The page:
Russell Goltz 5:10 p.m., Dec. 28
U.S. grant for "urban surveillance" drone run from Point Loma naval base
University of Arizona professor working on "tracking and shepherding " drone overseen by San Diego naval research office
The robotic birds aren't flying over Point Loma just yet, but according to a document posted online by Muckrock, a Boston-based public records request service, the U.S. Office of Naval Research here is overseeing at least one experimental drone research program at the University of Arizona in Tucson. The "Grant/Cooperative Agreement", dated last April 27, describes the program's scope of work as "DDDAMS-based Urban Surveillance and Crowd Control via UAVs and UGVs." The project's administrative office is listed as the Office of Naval Research San Diego, located at Naval Base Point Loma.
(In the drone trade, DDDAMS stands for "Dynamic-Data-Driven Adaptive Multiscale Simulations.")
The principal investigator on the $621,640 project, the record says, is Dr. Young-Jun Son, a professor and Da Vinci fellow in the systems and industrial engineering department at the University of Arizona, Tucson.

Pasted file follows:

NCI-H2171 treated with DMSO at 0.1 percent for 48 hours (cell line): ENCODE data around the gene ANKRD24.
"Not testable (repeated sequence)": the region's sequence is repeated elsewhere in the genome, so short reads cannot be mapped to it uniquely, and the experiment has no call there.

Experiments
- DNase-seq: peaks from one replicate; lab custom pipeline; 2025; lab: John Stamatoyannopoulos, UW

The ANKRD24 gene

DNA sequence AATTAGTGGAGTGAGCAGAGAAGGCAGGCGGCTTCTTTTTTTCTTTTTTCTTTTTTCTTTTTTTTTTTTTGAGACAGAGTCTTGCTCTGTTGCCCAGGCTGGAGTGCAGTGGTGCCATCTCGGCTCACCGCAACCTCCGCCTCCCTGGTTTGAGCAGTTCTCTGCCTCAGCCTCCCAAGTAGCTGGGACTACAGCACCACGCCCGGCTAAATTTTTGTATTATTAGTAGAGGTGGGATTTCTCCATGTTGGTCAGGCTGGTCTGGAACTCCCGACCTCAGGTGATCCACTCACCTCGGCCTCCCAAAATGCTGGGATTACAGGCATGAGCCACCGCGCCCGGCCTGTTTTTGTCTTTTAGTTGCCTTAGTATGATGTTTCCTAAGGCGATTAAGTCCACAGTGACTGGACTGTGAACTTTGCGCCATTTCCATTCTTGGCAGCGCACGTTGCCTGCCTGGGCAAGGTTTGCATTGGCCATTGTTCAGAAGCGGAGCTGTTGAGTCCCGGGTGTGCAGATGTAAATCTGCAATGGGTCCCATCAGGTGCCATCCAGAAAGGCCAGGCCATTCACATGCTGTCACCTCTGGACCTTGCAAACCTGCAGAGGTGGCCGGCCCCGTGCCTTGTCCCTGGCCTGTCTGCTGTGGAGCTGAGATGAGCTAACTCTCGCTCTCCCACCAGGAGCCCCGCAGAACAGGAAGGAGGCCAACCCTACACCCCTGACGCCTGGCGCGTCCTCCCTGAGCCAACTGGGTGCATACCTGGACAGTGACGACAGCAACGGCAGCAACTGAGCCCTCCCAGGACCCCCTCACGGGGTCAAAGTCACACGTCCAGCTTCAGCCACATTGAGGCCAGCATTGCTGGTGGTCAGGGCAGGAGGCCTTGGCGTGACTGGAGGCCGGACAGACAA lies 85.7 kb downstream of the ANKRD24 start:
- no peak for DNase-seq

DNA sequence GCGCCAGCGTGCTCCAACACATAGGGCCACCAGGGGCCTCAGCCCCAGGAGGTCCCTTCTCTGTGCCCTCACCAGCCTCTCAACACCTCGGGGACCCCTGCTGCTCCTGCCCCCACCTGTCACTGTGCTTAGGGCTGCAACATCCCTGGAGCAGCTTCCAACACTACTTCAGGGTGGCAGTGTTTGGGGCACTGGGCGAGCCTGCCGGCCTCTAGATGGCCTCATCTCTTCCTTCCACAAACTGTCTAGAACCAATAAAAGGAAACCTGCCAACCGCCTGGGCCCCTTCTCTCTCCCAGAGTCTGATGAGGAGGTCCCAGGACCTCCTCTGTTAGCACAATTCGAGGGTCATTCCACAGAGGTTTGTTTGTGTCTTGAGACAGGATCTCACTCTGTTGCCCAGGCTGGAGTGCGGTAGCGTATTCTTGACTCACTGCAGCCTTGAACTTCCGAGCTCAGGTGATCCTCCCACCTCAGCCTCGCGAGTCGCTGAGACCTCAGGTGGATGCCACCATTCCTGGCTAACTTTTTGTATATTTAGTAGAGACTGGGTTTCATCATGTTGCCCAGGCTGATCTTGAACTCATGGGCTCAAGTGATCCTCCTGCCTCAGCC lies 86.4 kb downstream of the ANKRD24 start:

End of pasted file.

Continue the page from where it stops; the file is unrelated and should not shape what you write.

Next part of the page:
Of the grant total, according to the document, "only $209,557 is currently allotted and available for payment. It is anticipated that these funds will support research through 30 Apr 2013."
According to a posting on the website of Virginia's George Mason University near Washington, D.C., which is collaborating with Arizona investigators, one aim of their research is to "create an autonomous unmanned aerial vehicle (UAV) to perform Tracking and Shepherding tasks."
Shepherding is the problem in which one of more shepherd robots attempt to guide a flock to a goal. The problem is difficult because it is highly under-actuated, dynamic, and requires coordination of movement among the team of shepherds.
A paper describing the research is set to appear in the Proceedings of the 2013 International Conference on Computational Science.
More like this:
- Triton drones finish 60,000-feet flights in Palmdale — March 25, 2014
- We don't call them drones anymore — Feb. 5, 2014
- Drones as instant replay solution — March 6, 2013
- Top-secret sky spies — Dec. 5, 2012
- Reaper Drones Take Flight — Dec. 9, 2011